Identifying and Understanding Data Quality Issues in a Pediatric Distributed Research Network

Sunday, October 25, 2015: 11:30 AM
143B-C (Walter E. Washington Convention Center)
Levon Haig Utidjian, MD1, Ritu Khare, PhD1, Evanette K. Burrows, BS1, Greg Schulte, MS2, Sara J. Deakyne, MPH3, Keith Marsolo, PhD4, Megan M. Reynolds, BBA5, Richard R. Hoyt, BS5, Nandan Patibandla, MS6 and L. Charles Bailey, MD, PhD1, (1)The Children's Hospital of Philadelphia, Philadelphia, PA, (2)Children’s Hospital Colorado, Aurora, CO, (3)Pediatric Emergency Medicine, Children's Hospital Colorado, Aurora, CO, (4)Cincinnati Children's Hospital Medical Center, Cincinnati, OH, (5)Nationwide Children's Hospital, Columbus, OH, (6)Boston Children's Hospital, Boston, MA

Purpose

Collaborations across multiple institutions are essential to achieving adequate cohort sizes in pediatric research. PEDSnet is a new clinical data research network (CDRN) that aggregates electronic health record (EHR) data from eight of the nation's largest children's hospitals. In order for PEDSnet to support comparative effectiveness research, a prerequisite is ensuring the network's data is "high quality." The main challenges include the lack of EHR data's focus on immediate research use, semantic heterogeneity across systems, and data peculiarities in pediatric health data. We demonstrate the use of a comprehensive set of validity checks to identify, understand, and report a range of data quality issues (Table 1) in PEDSnet.

Methods

PEDSnet uses the OMOP Common Data Model (CDM), a widely accepted schema for observational medical data. Each partner site performed extract-transform-load (ETL) operations according to network-wide conventions. We focused on attribute-level data quality assessment, and developed data analysis scripts to ensure adherence to the CDM, perform data domain checks, and compute frequency distributions. We executed the scripts on each site's data and identified various data quality issues. Issues were classified as an "ETL issue" denoting an ETL logic error, or a "provenance issue" denoting a pediatric data anomaly or data entry error.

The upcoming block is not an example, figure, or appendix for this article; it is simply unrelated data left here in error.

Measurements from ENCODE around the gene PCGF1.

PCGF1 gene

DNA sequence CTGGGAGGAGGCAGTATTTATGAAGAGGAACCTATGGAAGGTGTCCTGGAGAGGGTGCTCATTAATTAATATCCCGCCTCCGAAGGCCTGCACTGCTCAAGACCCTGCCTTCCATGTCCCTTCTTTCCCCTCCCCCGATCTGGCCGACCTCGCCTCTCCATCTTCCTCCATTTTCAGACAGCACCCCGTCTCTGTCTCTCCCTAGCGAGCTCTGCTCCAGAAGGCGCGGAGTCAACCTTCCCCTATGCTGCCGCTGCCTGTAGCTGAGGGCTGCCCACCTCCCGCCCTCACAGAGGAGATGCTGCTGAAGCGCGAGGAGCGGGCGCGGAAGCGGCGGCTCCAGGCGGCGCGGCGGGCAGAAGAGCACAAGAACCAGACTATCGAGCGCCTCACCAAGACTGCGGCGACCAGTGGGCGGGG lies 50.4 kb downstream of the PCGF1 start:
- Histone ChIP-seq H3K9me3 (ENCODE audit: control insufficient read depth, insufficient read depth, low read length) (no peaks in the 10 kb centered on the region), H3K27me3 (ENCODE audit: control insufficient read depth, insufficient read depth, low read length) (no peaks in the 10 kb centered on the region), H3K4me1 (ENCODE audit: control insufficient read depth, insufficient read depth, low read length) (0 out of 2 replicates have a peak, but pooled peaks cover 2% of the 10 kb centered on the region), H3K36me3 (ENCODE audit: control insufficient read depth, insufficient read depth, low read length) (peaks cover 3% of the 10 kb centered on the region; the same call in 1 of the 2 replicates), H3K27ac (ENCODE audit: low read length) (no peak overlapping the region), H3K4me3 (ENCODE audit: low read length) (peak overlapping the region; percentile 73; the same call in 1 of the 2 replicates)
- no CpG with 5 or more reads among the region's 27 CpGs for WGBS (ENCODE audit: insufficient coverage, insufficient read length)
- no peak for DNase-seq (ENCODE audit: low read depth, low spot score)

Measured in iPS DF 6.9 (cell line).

Results

To date, we have collected data from six sites, representing 3.6 million children and over 75 million encounters, and constituting over 80% of the final network. Table 2 organizes the total number of issues by data quality dimensions. Issues discovered by our methods include variations in gestational age and significant differences in vital sign data such as weight and blood pressure measurements.

Conclusion

A key challenge in building any CDRN is defining and achieving an optimal degree of data quality. Despite defining network-wide conventions, sharing ETL scripts and organizing regular web conferences, we identified over 200 data quality issues across six sites. This strongly suggests that proactive project management and documentation are not sufficient to ensure data validity in a CDRN. Our future work includes operationalizing advanced assessment levels, extending to all partner sites and more clinical domains, and reporting longitudinal results.

Table 1. Data Quality Dimensions

Dimension

Definition

Fidelity (i.e. reliability)

the degree to which PEDSnet data correctly reflects source system data

Consistency (i.e. internal validity)

the degree to which a specific type of information in PEDSnet is recorded in the same way across different sources

Accuracy (i.e. external validity)

the degree to which PEDSnet data accurately reflects patient clinical characteristics

Completeness (i.e. feasibility)

the degree to which a piece of information is collected and available in PEDSnet

Table 2. Total Number of Data Quality Issues

Fidelity

Consistency

Accuracy

Completeness

ETL issue

17

28

1

61

Provenance issue

9

45

25

34

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